I’m going to fight for this club. I wanted to come here tonight to see what the reaction would be. I wanted to see a will to survive from you people, that sense of enthusiasm for this great club, and I’ve seen it this evening, in this town.Vincent Hoey, 3rd December, 2008
In 1963 a certain Vincent Hoey, who lived on the Chord Road during his childhood, joined the club as a director, which was to begin over 50 years of behind-the-scenes involvement. They Hoey’s were a well known Drogheda family going back generations in the town (Vincent’s father Paddy was a highly respected building contractor).
Hoey was a proud Droghedian who has always wanted to do as much as possible for the betterment of the town and has set up various agencies in the locality. Previous to joining the board the 28 year old Hoey had not only followed Drogheda United as a supporter, but also played for them.
“I went up to United Park as a boy on matchdays when Paddy Reilly was the chairman. The ground was a different place in comparison with today, and the players changed in a tin shed. Dessie Fagan was the cleanest footballer that I ever saw. I honestly can never remember him fouling anyone.”
“He was fantastic. Also, there was Brogan in the goals in his beautiful white sweater – you’d swear he was going out on the catwalk. I began my own career with the club in 1953 when Reilly signed me. I thought of myself as a centre-half but became a bit of a ‘Mr Versatility’ as he played me at right-full, and then centre-forward,” Hoey said.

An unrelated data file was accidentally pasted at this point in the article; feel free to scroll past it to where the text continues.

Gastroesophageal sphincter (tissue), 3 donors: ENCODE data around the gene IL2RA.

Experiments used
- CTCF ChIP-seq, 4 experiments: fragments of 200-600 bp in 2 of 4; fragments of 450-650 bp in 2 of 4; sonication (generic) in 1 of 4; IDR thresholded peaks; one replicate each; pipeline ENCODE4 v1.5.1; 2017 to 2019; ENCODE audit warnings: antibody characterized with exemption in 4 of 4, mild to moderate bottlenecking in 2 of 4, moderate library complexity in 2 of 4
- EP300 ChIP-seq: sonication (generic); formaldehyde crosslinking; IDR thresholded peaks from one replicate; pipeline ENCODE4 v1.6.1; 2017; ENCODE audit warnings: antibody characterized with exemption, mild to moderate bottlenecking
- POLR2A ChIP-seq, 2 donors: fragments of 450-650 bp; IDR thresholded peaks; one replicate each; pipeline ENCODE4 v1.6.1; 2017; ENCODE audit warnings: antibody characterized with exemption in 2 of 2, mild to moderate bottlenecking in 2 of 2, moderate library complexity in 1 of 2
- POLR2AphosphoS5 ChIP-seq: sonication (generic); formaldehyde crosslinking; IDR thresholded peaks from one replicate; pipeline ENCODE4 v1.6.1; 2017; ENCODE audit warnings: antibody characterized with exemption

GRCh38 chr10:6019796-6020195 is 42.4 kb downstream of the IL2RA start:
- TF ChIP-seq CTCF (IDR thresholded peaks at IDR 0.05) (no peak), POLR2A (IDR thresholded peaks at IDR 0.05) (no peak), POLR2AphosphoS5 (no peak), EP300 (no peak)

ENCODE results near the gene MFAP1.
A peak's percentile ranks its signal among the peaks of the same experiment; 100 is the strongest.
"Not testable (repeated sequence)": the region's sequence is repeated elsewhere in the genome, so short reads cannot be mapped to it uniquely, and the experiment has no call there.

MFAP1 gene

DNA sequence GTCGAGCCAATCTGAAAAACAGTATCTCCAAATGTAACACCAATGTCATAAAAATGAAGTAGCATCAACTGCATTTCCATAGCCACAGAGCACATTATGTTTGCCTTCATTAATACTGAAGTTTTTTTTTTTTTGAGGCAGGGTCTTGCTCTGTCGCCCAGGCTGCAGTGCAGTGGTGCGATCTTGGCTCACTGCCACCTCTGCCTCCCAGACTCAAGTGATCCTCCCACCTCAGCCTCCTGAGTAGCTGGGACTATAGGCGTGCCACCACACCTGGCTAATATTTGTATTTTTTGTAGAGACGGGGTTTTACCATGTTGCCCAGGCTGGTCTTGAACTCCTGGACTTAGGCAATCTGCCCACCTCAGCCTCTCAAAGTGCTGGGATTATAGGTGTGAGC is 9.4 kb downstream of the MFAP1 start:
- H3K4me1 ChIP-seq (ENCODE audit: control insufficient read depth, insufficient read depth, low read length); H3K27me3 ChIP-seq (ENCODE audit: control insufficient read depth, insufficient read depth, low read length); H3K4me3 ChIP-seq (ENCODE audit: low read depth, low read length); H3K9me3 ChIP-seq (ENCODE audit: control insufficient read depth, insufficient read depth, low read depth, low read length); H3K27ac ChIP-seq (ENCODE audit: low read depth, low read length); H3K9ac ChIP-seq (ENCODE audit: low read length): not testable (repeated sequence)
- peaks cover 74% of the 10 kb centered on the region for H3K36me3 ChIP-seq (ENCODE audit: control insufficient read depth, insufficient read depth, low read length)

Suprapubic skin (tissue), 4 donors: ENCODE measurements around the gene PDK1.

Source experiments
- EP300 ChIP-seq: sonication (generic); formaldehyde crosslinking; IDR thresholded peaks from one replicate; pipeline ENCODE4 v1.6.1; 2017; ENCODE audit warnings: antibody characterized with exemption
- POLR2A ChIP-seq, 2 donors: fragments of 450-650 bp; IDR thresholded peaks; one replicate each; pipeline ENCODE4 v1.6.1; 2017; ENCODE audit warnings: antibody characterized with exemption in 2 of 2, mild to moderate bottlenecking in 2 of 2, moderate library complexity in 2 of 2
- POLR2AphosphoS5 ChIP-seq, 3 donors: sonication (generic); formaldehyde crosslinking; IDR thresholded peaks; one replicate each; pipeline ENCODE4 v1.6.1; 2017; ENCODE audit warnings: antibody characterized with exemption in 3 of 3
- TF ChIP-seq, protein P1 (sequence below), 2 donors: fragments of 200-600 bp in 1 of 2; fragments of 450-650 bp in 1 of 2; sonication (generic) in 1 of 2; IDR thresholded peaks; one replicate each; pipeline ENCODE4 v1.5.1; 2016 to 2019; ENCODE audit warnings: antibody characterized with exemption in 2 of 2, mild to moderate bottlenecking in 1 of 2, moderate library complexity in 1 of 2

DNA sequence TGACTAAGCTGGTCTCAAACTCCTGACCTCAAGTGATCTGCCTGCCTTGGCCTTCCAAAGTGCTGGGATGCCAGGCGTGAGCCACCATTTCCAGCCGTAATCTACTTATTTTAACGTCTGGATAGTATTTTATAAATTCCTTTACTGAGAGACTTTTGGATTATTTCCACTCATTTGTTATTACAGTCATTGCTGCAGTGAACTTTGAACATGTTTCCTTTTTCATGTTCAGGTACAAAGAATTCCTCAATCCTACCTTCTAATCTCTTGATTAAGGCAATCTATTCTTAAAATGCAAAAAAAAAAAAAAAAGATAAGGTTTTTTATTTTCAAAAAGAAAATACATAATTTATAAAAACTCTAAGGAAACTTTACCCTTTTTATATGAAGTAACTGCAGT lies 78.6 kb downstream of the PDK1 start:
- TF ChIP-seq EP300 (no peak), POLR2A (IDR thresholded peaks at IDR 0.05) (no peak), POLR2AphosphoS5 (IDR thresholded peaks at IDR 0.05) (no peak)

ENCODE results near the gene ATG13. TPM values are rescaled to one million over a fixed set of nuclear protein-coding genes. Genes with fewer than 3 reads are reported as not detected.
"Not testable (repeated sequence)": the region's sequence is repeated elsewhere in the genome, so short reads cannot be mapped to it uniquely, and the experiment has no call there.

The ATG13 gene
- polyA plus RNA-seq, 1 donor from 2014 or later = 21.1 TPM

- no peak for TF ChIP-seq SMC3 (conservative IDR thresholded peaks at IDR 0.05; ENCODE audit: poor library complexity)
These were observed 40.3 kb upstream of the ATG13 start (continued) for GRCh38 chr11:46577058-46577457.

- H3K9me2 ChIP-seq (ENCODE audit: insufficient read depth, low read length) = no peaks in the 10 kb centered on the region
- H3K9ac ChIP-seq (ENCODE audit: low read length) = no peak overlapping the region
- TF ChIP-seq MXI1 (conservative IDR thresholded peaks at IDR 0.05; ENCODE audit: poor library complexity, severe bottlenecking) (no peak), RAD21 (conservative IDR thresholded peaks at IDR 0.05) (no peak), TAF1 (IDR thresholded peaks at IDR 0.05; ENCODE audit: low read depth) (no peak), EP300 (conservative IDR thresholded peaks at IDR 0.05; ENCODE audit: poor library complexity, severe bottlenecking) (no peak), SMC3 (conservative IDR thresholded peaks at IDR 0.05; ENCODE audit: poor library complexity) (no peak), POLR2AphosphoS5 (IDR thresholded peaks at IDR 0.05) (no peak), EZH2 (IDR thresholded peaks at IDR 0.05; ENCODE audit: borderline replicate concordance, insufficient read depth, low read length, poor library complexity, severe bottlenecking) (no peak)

Getting Back Involved
“My first thought in 2003 was that the club needed to be saved, and whatever needed to be done to achieve this was done. People put in an awful lot of time and money, money which they couldn’t afford. I won’t criticise anyone as they had the heart and the wish to succeed, but sometimes that’s not enough. It’s a cruel business running a football club, and at times it’s been painful for myself. You can’t justify running a football club on business grounds. It’s a passion and commitment. Common sense, and business sense, go out the window.”
On Dessie Fagan
“We asked Dessie to come along to the book signing of Tom Reilly’s book ‘The Story So Far’. I was sitting at the table with him, Tom Munster, and Dan Connor. People were streaming in, and suddenly Dessie became a personality. He was signing book after book, asking everyone ‘who are you?’ and saying ‘I know your father / grandfather’. It was fantastic really, and I turned around to him every so often to talk to him, and he kept saying ‘My God Vincent this is amazing’. It’s another one of those memorable moments. Here was something coming back to him after all he had given to the club throughout the years.”
On Charlie Hurley
“What can you say about Charlie? His whole life revolved around Drogheda United. He ate, slept, and drank the club. It’s great that he saw the success that the club achieved in recent years. He was there in the early days when it didn’t look like the club would achieve anything, but he was still there in adversity,” Vincent said.
On winning the 2005 FAI Cup
“It’s important when you win to win magnanimously. The first thing I did when we won was to go into the Cork dressing room and I said to them, ‘Look lads, I know what it’s like to lose, and for years and years we struggled. I share this moment with you and know you will successful again’. When you lose, it need not be the end of the world. Adversity proves the man. There has to be a winner and a loser in cup competitions. You have to think of the losers because it could be you tomorrow. You shouldn’t be in football if you can’t take defeat.”